While Unix can read from stdin as good as ever... (2, Funny)

Anonymous Coward | more than 5 years ago | (#28242771)

...there is much greater latency on opening stdout and even a few dribbles after eof.

Re:While Unix can read from stdin as good as ever. (0)

Anonymous Coward | more than 5 years ago | (#28242975)

Are you saying UNIX can take it deep, but all it's holes are left dripping and sloppy?

glad GNU/Linux & BSD have stolen Unix(tm) thun (1)

iggymanz (596061) | more than 5 years ago | (#28242773)

Unix is grand, I consider the open source BSD and GNU/Linux flavors of Unix. But Unix(tm), I could tell that was starting to go downhill when they stopped including full C compiler with system, all of a sudden it wasn't a system one could extend as needed without paying serious coin. Most Unix(tm) meant being locked into one hardware vendor

Re:glad GNU/Linux & BSD have stolen Unix(tm) t (1)

Brandybuck (704397) | more than 5 years ago | (#28243339)

Every Unix I have used included a full C compiler. Maybe not as a default install, but definitely included on one of the CDs.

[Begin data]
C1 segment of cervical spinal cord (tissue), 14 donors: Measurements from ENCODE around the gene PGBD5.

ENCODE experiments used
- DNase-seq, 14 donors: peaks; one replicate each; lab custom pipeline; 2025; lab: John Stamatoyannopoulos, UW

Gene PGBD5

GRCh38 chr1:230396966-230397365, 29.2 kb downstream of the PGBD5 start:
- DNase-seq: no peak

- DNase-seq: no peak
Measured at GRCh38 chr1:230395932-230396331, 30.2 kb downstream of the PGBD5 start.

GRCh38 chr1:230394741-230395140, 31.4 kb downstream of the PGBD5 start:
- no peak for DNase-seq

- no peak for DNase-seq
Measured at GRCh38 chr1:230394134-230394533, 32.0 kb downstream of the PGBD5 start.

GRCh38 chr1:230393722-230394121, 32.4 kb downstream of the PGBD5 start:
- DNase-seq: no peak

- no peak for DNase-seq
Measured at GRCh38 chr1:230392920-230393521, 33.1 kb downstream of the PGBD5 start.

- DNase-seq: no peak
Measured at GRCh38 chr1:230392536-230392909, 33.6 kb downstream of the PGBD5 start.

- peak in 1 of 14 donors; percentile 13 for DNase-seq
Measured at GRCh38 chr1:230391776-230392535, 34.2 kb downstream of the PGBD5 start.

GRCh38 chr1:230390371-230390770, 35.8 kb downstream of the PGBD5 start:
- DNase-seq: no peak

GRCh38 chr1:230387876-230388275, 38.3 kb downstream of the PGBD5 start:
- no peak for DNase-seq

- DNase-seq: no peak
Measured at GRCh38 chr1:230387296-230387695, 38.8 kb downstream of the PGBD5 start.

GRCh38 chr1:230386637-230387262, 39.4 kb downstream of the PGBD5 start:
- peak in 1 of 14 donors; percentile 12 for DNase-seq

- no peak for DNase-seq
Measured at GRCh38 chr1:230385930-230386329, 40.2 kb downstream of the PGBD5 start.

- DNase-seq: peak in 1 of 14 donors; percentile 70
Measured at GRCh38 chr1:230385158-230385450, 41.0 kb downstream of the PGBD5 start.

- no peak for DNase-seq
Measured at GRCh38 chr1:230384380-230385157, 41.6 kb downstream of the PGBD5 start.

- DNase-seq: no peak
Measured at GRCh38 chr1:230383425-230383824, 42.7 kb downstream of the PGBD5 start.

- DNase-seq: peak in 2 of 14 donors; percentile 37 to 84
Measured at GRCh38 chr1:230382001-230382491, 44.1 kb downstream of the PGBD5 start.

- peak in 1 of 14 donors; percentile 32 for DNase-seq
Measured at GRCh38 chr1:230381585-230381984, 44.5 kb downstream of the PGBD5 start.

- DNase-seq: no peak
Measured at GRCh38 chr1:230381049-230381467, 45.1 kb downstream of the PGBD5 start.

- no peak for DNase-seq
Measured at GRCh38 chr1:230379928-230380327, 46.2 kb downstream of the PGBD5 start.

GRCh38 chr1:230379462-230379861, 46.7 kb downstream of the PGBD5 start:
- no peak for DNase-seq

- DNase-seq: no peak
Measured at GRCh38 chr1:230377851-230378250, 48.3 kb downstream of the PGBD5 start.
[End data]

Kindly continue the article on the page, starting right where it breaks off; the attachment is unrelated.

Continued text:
Re:glad GNU/Linux & BSD have stolen Unix(tm) t (1)

RLiegh (247921) | more than 5 years ago | (#28243501)

And I'm gonna guess it was probably the same compiler ...gcc.

What Unix taketh away, GNU giveth back.

fuck 4 dick (-1, Troll)

Anonymous Coward | more than 5 years ago | (#28242775)

Not anymOre. It's

40 and still relevant (5, Interesting)

krisbrowne42 (549049) | more than 5 years ago | (#28242797)

Wow... 40 already.

When I started doing Unix Admin professionally Unix was just turning 30, Linux was poised to take over the Desktop, Mac OS X was just a glimmer of hope, and Sun was the king of commercial Unix.

When I started using Minix, Unix was only 20, but RMS was kvetching about source code (and Hurd was Coming Soon), BSD had just won it's freedom, and Steve Jobs was doing cool things over at NeXT. Unix was just leaving it's First "Golden Age"...